Sinclair Broadcast Group has always done things its own way.
It was among the first to scale up and to use hundreds of TV stations to extract cash from the networks and distributors it works with. It has often been a pioneer in technology. It has also known its share of controversy, from the lawsuits that followed a failed bid to buy Tribune Broadcasting to the commentaries on its newscasts that have cast the company as a right-wing partisan. But when Sinclair, one of the biggest station owners in the country, speaks, the industry listens.
Multichannel News talked with Sinclair president and CEO Chris Ripley about some of the industry’s big-picture issues, including retransmission consent, consolidation, regional sports networks, NextGen TV technology and stations getting into the national news business. The interview was edited for space and clarity.
MCN: We had several retransmission disputes at the end of the year, but I don’t think any of your stations are blacked out now.
Chris Ripley: We’re not in any blackouts now.
MCN: Are retransmission fees going to top out, or continue to keep growing as a source of revenue for stations and as a reason for MVPDs [multichannel video programming distributors] to get out of the video business?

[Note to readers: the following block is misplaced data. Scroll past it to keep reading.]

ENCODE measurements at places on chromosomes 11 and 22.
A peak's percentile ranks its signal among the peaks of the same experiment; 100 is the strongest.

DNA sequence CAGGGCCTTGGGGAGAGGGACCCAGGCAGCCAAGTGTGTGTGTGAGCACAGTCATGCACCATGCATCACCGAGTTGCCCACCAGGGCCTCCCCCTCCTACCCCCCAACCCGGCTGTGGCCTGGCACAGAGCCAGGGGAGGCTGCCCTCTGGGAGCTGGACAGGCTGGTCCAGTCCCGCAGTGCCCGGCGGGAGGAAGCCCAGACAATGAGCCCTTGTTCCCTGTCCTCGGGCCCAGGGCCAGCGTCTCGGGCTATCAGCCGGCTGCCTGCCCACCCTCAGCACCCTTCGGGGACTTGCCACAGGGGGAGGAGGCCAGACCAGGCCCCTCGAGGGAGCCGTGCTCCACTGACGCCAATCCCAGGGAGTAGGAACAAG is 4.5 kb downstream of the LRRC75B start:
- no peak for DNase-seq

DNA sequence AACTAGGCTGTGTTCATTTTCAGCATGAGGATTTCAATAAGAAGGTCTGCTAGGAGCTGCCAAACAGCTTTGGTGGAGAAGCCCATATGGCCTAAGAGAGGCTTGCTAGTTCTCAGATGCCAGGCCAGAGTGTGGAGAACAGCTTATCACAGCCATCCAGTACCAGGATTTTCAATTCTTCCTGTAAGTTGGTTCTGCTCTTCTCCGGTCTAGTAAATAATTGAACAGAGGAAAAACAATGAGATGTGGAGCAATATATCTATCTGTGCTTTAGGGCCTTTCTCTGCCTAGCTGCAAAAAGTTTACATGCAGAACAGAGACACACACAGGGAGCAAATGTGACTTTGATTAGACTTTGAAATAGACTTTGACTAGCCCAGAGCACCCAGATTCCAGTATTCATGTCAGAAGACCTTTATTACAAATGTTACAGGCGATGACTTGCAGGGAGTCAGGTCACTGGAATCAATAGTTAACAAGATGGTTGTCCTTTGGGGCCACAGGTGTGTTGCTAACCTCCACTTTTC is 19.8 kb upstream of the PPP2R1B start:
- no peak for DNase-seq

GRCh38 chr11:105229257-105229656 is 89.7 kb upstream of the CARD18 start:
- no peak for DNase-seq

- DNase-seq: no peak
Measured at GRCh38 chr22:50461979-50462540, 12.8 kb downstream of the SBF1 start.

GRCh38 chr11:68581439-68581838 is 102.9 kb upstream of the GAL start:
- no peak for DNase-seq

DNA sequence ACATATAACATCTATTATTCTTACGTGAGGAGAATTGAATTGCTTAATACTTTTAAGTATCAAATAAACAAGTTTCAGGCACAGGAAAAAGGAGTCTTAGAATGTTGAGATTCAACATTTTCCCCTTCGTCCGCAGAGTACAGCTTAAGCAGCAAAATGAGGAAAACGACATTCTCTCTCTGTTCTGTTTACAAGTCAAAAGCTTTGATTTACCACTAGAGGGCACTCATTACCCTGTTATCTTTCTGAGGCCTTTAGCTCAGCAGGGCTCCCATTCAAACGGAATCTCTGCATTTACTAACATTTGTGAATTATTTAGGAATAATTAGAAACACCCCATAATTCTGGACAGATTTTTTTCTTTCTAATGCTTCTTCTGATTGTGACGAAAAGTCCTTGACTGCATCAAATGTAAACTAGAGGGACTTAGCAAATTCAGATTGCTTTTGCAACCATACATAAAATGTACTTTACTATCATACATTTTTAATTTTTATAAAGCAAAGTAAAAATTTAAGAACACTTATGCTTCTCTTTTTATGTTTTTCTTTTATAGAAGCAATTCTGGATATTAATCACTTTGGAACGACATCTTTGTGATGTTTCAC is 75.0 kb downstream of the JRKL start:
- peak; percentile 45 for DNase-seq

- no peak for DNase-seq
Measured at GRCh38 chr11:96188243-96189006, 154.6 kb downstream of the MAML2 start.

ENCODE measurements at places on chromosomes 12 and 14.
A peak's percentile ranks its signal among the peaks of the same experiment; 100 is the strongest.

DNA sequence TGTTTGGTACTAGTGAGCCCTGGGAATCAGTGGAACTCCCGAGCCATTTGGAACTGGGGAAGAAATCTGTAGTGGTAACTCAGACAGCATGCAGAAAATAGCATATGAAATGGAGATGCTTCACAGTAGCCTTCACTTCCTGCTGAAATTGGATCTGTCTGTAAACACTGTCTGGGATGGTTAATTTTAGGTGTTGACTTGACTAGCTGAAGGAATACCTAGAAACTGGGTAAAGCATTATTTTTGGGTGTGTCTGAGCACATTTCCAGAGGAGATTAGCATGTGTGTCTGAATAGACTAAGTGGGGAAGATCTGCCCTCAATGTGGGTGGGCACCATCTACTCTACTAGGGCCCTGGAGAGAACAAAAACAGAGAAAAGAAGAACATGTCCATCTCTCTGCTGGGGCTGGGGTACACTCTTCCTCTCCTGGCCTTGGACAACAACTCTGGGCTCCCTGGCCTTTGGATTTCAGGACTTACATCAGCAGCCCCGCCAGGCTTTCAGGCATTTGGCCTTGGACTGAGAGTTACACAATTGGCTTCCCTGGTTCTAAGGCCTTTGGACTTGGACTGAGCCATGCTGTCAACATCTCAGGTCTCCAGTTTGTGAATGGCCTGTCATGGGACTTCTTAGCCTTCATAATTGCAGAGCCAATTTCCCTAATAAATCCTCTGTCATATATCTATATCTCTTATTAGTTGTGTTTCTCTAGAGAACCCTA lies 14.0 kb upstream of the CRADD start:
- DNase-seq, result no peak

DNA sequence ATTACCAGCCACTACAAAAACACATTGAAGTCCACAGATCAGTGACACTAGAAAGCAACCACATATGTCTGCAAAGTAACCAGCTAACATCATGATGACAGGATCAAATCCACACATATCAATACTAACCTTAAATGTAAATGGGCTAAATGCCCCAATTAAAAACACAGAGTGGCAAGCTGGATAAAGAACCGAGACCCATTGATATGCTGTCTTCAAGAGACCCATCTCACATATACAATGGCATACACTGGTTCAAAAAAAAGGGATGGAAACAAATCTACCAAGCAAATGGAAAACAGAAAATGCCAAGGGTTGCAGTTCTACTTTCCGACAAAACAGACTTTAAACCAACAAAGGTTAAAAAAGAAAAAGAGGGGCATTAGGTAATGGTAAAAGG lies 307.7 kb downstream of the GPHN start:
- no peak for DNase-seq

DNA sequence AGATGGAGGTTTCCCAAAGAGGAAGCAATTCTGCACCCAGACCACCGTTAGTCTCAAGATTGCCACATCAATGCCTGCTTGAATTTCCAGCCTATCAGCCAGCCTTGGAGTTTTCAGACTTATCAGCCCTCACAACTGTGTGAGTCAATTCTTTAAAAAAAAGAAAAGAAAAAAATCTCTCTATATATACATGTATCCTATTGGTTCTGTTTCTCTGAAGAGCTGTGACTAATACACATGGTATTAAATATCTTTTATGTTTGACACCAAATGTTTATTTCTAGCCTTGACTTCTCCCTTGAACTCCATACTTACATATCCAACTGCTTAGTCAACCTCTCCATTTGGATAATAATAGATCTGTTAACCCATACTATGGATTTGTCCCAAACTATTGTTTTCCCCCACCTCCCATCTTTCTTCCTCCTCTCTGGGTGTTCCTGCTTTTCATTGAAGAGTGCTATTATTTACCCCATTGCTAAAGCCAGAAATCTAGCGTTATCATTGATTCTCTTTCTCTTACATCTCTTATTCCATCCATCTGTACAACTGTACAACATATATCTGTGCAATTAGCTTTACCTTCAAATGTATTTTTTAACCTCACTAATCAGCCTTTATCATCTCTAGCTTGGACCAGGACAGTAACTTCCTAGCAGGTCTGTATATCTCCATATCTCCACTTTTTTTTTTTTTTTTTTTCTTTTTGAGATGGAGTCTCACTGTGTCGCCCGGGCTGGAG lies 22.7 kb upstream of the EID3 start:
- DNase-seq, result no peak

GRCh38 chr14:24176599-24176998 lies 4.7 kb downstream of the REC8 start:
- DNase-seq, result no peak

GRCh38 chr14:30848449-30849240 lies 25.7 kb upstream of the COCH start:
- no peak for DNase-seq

CR: Look, nothing lasts forever. But the share shift that’s going on between cable channels is still going to be a trend for many, many years to come. Broadcast still has a very big disparity of its contribution to total viewership versus its share of the [subscriber] fee pie. That’s why you’ve seen such great growth on the retrans side. It’s going to increasingly come at the cost of some of these cable channels. I mean, who watches USA or FX or AMC? You get all of that stuff on the streaming services. When you take a look at what broadcast provides in terms of the quality of programming, it’s the most premium sports that there are; it’s local news, which is still very important. Primetime has suffered, but it is still as good as it gets and syndication still has a loyal following.
MCN: Are you concerned about the supply of quality primetime programming as the big media companies — NBCUniversal, ViacomCBS, The Walt Disney Co. and Fox — increase focus on streaming?
CR: It’s not a streaming thing. The increasing supply of entertainment programming really started with the cable channels two decades ago getting into original programming and that’s just continued now into streaming. It’s a big reason why at Sinclair we’ve chosen to focus on news and sports, because we just see this never-ending supply of new entertainment programming hitting the market, making success in that area very remote, especially for a company our size. We’re small compared to the big media companies and tech companies in that space. But we can compete in local news and sports, where we have core strength and we know there is a predicatible audience for that.